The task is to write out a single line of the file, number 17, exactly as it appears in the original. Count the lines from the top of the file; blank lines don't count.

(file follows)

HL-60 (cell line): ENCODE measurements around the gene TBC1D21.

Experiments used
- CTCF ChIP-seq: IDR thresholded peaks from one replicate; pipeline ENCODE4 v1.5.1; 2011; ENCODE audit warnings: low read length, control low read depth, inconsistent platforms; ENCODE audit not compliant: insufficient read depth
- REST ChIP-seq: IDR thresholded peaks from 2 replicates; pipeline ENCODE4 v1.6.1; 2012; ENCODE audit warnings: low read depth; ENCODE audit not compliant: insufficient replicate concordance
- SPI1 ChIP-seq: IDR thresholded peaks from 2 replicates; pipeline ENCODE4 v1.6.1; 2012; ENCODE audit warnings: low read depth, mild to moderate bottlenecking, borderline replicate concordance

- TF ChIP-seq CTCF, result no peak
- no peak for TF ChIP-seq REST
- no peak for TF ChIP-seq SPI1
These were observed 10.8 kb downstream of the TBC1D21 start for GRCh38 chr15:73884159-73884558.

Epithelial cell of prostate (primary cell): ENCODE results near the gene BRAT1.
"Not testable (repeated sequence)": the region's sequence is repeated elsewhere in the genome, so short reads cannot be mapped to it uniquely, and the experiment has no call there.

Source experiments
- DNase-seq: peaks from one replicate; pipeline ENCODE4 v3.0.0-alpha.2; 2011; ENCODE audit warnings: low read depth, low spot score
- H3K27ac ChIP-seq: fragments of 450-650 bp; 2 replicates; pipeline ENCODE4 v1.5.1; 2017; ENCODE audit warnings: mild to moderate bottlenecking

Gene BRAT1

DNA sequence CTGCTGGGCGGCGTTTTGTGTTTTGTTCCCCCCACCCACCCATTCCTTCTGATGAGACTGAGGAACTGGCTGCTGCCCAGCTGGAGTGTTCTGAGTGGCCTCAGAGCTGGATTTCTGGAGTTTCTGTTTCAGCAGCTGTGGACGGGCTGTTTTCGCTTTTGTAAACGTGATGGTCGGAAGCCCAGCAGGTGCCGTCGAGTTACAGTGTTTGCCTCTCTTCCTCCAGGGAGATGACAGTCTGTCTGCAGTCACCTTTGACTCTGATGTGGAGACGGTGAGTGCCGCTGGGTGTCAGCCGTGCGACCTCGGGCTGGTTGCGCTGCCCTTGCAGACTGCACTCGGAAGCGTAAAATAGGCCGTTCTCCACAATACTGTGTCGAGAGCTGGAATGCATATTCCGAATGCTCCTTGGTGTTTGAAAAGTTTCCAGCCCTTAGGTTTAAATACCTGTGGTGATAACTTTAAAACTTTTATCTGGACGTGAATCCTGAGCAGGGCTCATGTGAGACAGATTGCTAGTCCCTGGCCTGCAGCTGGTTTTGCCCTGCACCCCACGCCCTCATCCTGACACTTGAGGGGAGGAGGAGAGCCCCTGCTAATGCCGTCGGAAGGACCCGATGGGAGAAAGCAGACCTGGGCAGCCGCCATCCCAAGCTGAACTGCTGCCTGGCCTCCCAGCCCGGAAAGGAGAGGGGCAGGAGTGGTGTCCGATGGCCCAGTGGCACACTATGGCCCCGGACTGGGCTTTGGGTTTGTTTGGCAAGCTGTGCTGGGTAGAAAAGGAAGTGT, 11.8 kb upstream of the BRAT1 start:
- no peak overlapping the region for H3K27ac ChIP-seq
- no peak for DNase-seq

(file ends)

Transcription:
- no peak overlapping the region for H3K27ac ChIP-seq